Wednesday, January 06, 2016

Purity, Disgust and Donald Trump

Thomas B. Edsall
JAN. 6, 2016

What has Donald Trump tapped into that other Republican candidates are missing? I posed this question to some of my best sources.

Jonathan Haidt, the author of “The Righteous Mind,” emailed me his response.

Many American voters, Haidt wrote,
perceive that the moral order is falling apart, the country is losing its coherence and cohesiveness, diversity is rising, and our leadership seems to be suspect or not up to the needs of the hour. It’s as though a button is pushed on their forehead that says “in case of moral threat, lock down the borders, kick out those who are different, and punish those who are morally deviant.”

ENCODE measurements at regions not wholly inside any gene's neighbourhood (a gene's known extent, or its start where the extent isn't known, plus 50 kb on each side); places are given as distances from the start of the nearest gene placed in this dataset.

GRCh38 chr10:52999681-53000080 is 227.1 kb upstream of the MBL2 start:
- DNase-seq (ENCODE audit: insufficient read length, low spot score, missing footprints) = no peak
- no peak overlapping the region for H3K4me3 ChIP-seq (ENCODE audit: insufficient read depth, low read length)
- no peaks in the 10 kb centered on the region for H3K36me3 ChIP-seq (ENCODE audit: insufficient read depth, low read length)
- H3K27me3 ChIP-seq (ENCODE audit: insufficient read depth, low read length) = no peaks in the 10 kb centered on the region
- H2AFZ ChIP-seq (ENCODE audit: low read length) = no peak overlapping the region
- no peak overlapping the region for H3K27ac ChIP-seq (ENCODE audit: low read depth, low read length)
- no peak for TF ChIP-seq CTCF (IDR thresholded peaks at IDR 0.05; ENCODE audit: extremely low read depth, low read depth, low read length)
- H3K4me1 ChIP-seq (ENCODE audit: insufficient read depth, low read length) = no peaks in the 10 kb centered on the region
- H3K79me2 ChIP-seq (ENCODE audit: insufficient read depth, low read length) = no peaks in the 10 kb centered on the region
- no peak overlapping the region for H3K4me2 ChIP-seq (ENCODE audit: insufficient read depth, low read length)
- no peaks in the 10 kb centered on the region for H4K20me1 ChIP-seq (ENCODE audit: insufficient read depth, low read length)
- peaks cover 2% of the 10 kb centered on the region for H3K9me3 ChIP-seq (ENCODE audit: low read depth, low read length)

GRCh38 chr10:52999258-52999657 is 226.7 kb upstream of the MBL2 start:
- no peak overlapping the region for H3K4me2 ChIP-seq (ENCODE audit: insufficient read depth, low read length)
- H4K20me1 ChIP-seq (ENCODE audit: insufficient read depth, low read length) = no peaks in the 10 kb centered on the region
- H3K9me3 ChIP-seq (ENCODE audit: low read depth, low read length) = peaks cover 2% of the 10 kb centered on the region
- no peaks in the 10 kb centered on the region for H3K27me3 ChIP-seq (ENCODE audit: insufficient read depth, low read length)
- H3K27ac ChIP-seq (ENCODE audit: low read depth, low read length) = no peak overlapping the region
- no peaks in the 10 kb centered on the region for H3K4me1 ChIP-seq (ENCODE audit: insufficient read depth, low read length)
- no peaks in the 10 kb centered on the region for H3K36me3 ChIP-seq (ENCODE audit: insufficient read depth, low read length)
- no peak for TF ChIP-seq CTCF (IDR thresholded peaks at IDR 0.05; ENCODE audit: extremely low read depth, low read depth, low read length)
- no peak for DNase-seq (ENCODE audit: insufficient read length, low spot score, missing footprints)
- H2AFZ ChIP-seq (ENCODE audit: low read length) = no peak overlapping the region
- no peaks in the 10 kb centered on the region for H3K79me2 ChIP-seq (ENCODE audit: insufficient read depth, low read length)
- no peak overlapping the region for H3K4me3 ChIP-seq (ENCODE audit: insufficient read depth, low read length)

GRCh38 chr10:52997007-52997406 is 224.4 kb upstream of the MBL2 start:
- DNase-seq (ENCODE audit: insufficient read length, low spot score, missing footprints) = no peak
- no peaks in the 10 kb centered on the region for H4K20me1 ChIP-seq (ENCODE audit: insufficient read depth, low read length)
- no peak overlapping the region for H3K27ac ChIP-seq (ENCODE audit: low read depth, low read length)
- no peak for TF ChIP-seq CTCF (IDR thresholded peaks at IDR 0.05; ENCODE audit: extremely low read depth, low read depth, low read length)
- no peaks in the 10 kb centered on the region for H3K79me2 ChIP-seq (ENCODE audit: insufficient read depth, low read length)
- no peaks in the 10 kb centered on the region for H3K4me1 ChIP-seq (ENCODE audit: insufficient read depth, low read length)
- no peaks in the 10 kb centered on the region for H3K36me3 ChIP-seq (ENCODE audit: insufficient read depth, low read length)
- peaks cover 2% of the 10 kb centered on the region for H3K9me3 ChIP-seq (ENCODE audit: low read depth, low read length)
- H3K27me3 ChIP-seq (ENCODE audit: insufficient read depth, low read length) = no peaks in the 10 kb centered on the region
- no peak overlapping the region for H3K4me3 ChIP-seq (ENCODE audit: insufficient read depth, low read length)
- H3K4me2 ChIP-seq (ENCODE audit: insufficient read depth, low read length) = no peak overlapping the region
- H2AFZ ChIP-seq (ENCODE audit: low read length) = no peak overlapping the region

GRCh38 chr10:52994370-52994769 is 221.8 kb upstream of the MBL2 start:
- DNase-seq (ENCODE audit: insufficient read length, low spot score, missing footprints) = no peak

Haidt, a professor at N.Y.U.’s Stern School of Business, argues that Trump
is not a conservative, and is not appealing to classical conservative ideas. He is an authoritarian, who is profiting from the chaos in Washington, Syria, Paris, San Bernardino, and even the chaos on campuses, which are creating a more authoritarian electorate in the Republican primaries.
In other words, the segment of the electorate drawn to Trump is especially receptive to mobilization at times of perceived disorder — of a belief in looming external threats, from the Islamic State to Syrian refugees to illegal immigration from Latin America.

(More here.)

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